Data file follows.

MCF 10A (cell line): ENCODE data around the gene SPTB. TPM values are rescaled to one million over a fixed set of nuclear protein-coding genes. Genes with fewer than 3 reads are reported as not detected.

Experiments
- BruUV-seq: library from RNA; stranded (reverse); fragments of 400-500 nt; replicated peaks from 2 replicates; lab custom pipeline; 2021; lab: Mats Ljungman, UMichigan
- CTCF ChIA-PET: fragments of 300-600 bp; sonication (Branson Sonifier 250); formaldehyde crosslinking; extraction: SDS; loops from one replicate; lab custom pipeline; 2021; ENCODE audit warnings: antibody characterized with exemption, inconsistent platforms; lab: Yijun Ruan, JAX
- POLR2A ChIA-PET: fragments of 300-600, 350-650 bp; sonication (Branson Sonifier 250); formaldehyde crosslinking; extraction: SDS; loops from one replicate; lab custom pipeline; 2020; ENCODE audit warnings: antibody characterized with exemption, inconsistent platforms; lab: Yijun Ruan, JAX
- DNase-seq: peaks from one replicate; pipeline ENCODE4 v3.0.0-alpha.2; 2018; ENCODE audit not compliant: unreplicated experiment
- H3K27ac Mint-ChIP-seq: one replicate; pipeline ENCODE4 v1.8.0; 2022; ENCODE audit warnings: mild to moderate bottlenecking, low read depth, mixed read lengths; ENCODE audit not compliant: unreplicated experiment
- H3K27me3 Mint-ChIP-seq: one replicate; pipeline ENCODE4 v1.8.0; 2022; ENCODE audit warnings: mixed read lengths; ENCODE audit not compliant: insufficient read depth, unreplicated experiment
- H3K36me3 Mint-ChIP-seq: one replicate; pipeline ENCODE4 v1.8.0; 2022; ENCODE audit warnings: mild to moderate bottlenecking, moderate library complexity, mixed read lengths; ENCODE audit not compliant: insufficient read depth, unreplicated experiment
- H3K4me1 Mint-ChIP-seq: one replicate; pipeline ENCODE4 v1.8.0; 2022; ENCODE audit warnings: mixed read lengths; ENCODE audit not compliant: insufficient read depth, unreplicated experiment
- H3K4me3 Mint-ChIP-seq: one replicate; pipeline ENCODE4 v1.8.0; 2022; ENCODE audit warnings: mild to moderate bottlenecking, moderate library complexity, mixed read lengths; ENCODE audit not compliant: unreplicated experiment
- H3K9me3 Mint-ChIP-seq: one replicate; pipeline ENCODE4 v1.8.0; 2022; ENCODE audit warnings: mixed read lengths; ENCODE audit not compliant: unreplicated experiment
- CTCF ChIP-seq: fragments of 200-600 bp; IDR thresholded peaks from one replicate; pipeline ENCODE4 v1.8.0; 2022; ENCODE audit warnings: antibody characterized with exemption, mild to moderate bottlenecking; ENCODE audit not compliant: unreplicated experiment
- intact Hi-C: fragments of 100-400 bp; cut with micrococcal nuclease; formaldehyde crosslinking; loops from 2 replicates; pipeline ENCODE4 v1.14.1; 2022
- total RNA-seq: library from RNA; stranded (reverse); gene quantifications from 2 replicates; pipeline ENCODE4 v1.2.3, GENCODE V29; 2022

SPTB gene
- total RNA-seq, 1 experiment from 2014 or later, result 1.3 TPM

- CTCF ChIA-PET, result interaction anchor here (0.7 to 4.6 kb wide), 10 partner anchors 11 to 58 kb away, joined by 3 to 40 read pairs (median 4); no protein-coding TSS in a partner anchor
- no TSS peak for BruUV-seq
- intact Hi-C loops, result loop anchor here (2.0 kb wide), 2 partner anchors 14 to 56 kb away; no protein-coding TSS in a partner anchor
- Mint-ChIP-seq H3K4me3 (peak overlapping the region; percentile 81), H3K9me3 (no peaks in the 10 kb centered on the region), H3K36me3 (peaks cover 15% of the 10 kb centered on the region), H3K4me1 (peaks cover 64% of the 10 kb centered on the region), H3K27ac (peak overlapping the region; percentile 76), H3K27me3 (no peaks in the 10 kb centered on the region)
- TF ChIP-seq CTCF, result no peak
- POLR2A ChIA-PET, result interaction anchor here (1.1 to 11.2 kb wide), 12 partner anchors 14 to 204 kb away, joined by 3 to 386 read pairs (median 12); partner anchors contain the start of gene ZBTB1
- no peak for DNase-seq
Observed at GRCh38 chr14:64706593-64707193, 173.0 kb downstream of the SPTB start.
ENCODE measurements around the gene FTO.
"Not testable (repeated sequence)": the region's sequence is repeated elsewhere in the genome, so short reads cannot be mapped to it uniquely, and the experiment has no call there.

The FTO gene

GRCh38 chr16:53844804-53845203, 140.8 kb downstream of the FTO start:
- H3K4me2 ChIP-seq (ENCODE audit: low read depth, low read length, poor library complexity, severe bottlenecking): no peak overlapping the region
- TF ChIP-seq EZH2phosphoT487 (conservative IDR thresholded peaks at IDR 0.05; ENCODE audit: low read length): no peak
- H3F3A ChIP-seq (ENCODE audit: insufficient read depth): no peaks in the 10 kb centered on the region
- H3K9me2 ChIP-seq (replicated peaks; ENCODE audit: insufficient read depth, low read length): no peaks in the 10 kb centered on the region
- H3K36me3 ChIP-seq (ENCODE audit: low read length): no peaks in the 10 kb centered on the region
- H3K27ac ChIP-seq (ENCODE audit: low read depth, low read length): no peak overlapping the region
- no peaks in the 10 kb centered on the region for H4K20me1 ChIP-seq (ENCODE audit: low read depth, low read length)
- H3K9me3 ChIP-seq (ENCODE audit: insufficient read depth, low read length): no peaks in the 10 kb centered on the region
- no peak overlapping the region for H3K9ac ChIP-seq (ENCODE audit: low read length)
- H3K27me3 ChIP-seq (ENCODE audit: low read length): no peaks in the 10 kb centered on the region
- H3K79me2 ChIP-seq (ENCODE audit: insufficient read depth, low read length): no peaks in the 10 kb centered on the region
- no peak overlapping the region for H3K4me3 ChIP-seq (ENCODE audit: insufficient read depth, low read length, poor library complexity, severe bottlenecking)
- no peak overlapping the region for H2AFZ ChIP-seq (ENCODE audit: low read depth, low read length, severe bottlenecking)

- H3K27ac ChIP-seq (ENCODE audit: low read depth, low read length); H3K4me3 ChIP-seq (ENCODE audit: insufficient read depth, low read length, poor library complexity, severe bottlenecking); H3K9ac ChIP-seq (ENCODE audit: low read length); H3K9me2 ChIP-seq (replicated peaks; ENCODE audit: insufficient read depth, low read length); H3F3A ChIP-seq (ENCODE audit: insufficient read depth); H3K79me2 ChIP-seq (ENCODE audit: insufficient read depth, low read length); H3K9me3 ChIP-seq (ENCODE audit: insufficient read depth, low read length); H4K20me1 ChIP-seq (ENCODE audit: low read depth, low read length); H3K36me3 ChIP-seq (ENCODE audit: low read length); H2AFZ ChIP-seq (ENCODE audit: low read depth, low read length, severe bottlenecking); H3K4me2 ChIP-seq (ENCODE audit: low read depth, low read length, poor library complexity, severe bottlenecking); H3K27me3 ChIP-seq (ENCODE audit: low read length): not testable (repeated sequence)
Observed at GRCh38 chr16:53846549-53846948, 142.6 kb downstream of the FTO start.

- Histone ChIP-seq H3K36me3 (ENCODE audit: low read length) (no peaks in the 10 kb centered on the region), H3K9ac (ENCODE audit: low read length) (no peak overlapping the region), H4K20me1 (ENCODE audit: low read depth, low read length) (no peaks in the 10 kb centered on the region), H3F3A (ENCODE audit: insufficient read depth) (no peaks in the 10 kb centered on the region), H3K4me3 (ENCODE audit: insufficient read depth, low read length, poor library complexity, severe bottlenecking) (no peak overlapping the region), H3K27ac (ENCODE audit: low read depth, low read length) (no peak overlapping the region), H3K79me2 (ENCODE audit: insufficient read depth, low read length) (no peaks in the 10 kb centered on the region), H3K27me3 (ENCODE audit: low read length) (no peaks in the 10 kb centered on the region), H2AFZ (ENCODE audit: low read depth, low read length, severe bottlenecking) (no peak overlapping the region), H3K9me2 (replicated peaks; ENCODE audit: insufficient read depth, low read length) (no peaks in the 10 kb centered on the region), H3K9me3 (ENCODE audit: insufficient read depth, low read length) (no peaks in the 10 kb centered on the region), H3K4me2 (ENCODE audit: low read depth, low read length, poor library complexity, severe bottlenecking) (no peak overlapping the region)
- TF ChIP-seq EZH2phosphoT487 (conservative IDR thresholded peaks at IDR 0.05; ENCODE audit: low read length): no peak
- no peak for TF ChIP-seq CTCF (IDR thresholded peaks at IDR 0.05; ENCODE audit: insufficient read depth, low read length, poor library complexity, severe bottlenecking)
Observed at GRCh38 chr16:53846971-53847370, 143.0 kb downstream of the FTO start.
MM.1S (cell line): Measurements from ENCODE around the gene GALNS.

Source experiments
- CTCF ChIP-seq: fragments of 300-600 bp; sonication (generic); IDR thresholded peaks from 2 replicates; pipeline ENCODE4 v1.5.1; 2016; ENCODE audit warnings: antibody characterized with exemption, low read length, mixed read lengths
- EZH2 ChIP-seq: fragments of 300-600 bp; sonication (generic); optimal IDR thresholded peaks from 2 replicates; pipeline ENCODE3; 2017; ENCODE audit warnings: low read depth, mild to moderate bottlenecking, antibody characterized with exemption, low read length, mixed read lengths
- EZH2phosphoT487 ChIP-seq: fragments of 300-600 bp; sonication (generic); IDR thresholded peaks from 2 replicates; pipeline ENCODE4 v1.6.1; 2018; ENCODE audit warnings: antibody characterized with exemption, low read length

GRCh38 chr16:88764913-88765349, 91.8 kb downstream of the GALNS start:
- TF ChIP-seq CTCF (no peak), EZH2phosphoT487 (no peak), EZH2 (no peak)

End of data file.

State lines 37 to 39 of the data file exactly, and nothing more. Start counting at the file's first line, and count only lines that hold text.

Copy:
- H3K9me3 ChIP-seq (ENCODE audit: insufficient read depth, low read length): no peaks in the 10 kb centered on the region
- no peak overlapping the region for H3K9ac ChIP-seq (ENCODE audit: low read length)
- H3K27me3 ChIP-seq (ENCODE audit: low read length): no peaks in the 10 kb centered on the region